We tend to forget that The Internet is not a renewable resource. Every hour you spend on The Internet costs the Earth 12,000 trees, according to a recent study by Yew Research. But sometimes, the trucks that deliver those trees don’t arrive on time — and when they are late, your internet connection may experience a slowdown or come to a grinding halt. When that tree pipeline goes dry, so does your Baby Shark video stream.
This is a serious problem facing our digital world. But if we all work together, we can keep The Internet from running out for many years to come. Here are just a few things we can do to preserve The Internet for future generations:
• Plant 12,000 trees per hour, per person, for the rest of our lives.
• Approve overtime pay for tree-delivery truck drivers.
• Don’t stream videos when you are sleeping and/or driving a truck.
• Stream videos in black-and-white only (color videos use up more trees).
Note: If you frequently run out of internet, but your neighbors have no connection issues, then you may have an internet leak. If so, you will need a computer programmer or other IT professional to check the cables around your house for wasteful internet leaks.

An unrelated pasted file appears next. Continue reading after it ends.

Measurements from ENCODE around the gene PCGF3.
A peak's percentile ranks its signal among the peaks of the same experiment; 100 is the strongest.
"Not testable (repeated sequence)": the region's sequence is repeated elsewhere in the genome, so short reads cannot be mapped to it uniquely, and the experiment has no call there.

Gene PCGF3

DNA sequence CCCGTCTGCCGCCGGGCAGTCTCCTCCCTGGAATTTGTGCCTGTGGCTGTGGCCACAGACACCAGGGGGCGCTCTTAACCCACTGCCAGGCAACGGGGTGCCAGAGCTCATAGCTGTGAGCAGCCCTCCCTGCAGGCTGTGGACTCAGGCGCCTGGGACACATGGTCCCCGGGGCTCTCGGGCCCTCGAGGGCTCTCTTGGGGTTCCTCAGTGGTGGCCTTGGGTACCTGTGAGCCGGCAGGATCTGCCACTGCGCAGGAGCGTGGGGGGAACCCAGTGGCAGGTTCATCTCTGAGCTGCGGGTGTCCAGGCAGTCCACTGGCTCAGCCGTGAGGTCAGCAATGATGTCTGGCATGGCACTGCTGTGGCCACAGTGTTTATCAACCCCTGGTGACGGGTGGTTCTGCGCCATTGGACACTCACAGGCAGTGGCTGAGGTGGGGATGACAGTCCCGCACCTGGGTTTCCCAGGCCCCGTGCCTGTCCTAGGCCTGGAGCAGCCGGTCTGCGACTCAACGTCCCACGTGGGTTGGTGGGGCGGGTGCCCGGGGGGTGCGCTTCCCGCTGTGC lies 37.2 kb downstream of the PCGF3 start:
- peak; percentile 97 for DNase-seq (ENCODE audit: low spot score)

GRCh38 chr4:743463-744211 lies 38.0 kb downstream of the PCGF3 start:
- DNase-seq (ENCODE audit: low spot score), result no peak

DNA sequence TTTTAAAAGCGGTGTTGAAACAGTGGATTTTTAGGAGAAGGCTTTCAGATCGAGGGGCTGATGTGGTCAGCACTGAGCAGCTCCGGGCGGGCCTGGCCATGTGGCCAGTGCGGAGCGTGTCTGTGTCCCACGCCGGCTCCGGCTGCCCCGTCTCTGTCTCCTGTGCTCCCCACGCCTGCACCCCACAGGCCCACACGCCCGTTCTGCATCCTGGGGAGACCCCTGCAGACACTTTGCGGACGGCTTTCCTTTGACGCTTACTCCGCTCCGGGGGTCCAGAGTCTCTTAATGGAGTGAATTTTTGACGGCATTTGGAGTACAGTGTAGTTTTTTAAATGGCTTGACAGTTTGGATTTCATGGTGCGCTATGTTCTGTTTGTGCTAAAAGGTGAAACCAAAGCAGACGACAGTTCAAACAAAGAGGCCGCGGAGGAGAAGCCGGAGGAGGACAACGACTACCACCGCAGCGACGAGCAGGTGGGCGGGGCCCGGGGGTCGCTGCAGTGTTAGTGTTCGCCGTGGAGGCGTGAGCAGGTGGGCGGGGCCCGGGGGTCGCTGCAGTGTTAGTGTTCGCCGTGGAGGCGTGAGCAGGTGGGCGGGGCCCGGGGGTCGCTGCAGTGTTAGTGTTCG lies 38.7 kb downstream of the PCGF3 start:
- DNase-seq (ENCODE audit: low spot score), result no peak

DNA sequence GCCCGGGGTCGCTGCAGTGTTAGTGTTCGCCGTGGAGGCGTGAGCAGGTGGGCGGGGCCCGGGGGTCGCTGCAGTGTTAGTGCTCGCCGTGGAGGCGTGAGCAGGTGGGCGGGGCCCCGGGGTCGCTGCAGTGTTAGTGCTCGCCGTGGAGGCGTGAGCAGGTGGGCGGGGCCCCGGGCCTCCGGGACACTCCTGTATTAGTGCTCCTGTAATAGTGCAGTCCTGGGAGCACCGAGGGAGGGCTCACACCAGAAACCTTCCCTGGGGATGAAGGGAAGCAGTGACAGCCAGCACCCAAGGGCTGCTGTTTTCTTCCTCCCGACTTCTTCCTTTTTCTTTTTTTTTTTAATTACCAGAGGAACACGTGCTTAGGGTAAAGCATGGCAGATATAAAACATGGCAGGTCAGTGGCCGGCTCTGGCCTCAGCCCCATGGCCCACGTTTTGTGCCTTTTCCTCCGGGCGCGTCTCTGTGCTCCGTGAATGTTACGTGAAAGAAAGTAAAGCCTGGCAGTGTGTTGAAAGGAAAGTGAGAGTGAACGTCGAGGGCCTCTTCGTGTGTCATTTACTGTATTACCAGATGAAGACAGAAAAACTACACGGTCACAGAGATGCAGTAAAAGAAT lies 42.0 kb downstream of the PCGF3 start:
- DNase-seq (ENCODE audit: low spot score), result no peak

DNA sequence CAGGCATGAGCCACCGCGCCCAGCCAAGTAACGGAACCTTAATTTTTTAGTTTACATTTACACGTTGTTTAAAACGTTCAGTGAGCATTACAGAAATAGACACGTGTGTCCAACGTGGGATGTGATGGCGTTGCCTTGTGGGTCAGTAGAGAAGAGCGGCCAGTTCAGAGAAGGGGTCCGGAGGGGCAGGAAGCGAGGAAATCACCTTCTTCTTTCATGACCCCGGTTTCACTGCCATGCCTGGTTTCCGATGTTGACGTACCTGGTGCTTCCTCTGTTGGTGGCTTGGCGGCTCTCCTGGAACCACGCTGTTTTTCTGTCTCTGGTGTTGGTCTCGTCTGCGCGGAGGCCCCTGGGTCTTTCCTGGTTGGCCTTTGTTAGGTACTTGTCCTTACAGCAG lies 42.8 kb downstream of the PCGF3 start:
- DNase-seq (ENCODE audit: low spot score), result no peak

4. Bed Bugs!
So, you decided to save a little money and — against your spouse’s advice — stayed in a cheap hotel. But when you got home, you noticed your PC was running slower than ever. Sadly, that is exactly what happens when bed bugs find a home in your PC. The warmth of the power supply and the soft relaxing hum of the central processing unit (CPU) are like Trump Tower to bed bugs.
Bed bugs slow down your PC by persistently biting the prongs that connect the chips to the motherboard, until the prongs become inflamed and can no longer send digital signals, the invisible ones and zeroes that are the blood of your PC. There is only one sure way to eliminate a PC bed bug infestation (see Quick-Start Guide below):
Preheat your oven to 500 degrees; open the lid of your PC and place it on the top rack, then close the oven door and bake for 45 minutes. After the PC cools off, turn your unit upside down and shake out the bed bug ashes until larger pieces start falling out.
And next time, try spending a few more bucks on your room!